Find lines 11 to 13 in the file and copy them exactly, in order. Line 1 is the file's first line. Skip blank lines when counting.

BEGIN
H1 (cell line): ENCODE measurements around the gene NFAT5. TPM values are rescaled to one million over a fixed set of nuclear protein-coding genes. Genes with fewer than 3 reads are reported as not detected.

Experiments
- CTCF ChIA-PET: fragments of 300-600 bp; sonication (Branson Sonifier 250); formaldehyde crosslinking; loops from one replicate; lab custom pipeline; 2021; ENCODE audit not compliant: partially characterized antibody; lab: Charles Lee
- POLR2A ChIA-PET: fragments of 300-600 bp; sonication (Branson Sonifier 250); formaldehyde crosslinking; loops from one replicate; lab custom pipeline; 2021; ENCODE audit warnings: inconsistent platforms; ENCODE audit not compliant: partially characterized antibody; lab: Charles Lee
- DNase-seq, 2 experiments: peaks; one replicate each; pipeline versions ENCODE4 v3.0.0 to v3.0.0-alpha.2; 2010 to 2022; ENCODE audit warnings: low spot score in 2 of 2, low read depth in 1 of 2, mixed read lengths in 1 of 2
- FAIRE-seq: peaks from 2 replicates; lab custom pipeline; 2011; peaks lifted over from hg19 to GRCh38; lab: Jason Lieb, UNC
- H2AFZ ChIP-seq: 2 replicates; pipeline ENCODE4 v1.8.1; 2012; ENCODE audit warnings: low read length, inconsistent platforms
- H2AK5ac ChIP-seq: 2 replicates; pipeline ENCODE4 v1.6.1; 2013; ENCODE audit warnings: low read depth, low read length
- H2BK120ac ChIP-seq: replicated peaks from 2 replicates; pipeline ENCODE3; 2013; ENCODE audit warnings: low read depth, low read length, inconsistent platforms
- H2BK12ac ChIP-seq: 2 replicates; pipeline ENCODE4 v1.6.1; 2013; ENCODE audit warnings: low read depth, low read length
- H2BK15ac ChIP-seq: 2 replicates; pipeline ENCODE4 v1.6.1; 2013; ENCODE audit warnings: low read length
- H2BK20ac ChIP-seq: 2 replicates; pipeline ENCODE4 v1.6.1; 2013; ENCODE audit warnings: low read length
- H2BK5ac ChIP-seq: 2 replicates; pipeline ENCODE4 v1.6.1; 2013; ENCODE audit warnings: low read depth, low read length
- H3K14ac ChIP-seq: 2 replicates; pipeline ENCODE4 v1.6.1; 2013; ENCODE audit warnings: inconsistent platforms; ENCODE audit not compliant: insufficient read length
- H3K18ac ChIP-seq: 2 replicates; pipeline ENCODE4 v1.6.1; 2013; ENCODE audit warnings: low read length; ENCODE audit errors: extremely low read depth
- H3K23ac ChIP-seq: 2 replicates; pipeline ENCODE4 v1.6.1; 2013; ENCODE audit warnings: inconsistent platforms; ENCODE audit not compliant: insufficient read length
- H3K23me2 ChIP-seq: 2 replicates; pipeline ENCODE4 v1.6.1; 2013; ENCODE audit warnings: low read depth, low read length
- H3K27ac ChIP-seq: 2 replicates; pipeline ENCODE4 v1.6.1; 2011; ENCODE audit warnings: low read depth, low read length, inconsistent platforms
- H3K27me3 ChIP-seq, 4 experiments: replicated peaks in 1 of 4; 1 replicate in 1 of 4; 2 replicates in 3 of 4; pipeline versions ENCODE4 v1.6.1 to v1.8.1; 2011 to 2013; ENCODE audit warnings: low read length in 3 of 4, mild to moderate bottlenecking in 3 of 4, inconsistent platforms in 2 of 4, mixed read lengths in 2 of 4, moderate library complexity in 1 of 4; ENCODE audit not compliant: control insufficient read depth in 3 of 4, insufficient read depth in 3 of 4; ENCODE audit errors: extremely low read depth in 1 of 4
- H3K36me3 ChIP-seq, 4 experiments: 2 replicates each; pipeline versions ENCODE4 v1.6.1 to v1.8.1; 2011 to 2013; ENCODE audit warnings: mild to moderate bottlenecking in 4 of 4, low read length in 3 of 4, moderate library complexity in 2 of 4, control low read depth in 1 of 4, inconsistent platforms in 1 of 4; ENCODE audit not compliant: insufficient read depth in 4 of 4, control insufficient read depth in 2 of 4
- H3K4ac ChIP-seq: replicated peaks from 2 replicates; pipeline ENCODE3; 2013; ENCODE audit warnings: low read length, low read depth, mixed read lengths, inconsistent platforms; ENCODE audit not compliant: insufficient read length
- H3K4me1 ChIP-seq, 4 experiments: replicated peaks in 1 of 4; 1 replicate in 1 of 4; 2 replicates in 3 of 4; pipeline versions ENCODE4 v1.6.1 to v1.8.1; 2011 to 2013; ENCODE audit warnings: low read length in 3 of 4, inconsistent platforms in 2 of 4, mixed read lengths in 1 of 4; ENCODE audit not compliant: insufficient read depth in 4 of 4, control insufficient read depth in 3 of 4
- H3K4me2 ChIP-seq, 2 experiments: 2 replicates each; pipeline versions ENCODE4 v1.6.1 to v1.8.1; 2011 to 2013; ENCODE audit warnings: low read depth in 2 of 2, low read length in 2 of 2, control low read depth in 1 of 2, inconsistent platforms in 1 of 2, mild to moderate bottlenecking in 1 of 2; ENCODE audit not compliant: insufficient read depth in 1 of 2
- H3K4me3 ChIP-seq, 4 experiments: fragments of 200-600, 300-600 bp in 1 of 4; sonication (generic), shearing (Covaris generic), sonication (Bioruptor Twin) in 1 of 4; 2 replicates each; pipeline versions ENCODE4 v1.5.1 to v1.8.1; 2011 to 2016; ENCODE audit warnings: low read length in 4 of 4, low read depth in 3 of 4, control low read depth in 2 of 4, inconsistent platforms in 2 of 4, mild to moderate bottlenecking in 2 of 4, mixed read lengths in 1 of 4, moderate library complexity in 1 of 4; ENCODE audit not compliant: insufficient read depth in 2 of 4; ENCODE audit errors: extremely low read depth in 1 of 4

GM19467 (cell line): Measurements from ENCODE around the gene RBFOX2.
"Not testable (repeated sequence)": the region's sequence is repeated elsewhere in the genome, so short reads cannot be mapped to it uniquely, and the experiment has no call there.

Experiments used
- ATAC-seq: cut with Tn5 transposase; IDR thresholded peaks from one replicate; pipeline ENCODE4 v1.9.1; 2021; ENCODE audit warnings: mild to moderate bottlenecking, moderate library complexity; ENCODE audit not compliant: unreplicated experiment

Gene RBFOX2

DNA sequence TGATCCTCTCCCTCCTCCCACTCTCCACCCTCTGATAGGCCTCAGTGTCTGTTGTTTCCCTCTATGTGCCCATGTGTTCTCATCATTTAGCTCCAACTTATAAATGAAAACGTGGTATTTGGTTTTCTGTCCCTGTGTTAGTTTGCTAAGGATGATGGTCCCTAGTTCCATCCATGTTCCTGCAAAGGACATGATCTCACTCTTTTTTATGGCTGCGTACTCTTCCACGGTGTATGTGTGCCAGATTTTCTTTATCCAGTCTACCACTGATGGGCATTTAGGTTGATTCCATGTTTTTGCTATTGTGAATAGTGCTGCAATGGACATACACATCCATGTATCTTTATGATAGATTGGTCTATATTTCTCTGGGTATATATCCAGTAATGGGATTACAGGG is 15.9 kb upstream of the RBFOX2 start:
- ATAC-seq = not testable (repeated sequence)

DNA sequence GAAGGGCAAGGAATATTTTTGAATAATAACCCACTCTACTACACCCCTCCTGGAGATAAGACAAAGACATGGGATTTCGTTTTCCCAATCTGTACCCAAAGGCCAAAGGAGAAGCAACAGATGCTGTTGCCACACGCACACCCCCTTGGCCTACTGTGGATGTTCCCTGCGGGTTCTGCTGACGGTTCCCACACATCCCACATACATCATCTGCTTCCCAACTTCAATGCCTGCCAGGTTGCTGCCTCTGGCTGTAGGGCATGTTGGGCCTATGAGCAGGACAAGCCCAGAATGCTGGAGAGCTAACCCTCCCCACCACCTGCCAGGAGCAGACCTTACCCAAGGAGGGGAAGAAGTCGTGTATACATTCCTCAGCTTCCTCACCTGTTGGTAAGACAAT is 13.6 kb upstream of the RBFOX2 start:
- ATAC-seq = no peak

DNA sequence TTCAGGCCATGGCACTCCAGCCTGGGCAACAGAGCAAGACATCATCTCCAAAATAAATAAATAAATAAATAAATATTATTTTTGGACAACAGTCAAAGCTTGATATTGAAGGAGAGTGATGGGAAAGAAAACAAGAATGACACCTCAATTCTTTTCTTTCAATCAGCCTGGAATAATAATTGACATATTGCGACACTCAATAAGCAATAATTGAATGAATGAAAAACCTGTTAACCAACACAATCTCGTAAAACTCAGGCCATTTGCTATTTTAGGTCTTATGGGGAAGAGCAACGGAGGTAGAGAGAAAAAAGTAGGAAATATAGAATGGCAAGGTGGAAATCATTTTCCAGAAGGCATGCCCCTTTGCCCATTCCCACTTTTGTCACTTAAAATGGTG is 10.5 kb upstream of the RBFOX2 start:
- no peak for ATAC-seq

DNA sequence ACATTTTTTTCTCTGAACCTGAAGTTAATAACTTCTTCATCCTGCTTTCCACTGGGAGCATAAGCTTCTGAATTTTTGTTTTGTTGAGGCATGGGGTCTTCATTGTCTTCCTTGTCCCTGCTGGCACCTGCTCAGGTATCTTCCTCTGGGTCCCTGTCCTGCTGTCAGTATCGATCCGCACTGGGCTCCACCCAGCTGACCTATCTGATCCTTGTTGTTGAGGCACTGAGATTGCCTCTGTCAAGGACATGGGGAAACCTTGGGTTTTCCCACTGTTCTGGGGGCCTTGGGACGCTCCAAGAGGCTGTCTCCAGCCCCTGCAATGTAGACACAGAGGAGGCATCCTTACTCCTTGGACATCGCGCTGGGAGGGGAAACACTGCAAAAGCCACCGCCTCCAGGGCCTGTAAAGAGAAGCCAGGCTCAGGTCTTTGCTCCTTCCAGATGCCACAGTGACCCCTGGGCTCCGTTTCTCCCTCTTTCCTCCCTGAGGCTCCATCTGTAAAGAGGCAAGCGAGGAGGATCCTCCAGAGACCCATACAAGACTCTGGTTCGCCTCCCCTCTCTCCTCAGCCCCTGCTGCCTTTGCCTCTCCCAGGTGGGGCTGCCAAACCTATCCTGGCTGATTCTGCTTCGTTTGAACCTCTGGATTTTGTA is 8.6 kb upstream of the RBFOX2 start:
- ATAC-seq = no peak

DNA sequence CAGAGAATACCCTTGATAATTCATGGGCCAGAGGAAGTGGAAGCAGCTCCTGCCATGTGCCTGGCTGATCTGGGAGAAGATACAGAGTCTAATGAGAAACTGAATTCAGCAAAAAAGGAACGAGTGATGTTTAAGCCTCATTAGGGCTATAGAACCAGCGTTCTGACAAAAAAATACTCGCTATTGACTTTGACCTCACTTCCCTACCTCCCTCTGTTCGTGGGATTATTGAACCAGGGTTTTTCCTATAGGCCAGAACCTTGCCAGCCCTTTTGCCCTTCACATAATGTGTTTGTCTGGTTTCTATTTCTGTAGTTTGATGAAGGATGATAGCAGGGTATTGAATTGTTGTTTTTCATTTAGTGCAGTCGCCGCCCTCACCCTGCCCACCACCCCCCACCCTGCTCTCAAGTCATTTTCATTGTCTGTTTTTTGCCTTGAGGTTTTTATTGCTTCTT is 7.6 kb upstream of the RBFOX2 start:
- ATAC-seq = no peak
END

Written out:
- H2BK15ac ChIP-seq: 2 replicates; pipeline ENCODE4 v1.6.1; 2013; ENCODE audit warnings: low read length
- H2BK20ac ChIP-seq: 2 replicates; pipeline ENCODE4 v1.6.1; 2013; ENCODE audit warnings: low read length
- H2BK5ac ChIP-seq: 2 replicates; pipeline ENCODE4 v1.6.1; 2013; ENCODE audit warnings: low read depth, low read length